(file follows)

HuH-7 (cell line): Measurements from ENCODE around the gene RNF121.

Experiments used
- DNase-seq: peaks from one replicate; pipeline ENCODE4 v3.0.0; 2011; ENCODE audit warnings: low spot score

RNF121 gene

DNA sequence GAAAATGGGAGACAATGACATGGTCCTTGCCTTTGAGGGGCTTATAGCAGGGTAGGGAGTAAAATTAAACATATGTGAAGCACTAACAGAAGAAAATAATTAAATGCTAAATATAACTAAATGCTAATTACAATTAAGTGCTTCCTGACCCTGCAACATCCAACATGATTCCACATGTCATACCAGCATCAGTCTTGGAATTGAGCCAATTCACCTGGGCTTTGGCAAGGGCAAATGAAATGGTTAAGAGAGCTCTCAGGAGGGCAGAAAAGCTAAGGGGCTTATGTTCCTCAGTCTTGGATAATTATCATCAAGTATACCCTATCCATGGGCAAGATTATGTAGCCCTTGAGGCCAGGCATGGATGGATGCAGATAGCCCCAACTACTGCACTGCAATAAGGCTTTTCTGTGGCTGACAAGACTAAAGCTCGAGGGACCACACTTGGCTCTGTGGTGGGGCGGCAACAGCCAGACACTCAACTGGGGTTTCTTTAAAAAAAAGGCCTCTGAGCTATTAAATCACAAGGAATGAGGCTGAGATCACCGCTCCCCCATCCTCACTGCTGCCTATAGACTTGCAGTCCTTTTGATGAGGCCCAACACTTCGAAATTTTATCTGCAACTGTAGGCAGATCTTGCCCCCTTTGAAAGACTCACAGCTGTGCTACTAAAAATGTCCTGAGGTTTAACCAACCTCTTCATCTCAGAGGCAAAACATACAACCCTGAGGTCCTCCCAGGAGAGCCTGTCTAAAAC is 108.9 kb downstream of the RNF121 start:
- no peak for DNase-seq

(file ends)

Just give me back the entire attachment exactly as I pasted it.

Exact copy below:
HuH-7 (cell line): Measurements from ENCODE around the gene RNF121.

Experiments used
- DNase-seq: peaks from one replicate; pipeline ENCODE4 v3.0.0; 2011; ENCODE audit warnings: low spot score

RNF121 gene

DNA sequence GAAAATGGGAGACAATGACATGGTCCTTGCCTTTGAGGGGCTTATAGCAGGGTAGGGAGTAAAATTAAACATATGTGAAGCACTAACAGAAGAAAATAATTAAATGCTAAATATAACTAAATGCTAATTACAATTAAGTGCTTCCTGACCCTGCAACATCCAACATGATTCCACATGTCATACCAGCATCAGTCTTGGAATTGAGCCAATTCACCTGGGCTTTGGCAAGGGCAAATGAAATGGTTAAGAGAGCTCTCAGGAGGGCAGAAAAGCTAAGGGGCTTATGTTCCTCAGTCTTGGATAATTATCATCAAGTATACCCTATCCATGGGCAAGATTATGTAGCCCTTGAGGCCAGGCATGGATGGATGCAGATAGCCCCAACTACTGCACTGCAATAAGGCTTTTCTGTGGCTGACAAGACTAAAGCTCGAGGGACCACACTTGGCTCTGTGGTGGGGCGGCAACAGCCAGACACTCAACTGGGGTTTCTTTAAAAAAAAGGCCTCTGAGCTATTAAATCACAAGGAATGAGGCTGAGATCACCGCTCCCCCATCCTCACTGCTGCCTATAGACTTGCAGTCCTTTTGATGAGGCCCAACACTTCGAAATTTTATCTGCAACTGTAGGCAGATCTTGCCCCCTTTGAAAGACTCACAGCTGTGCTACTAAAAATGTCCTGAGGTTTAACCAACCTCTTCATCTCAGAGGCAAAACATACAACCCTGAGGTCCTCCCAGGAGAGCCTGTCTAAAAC is 108.9 kb downstream of the RNF121 start:
- no peak for DNase-seq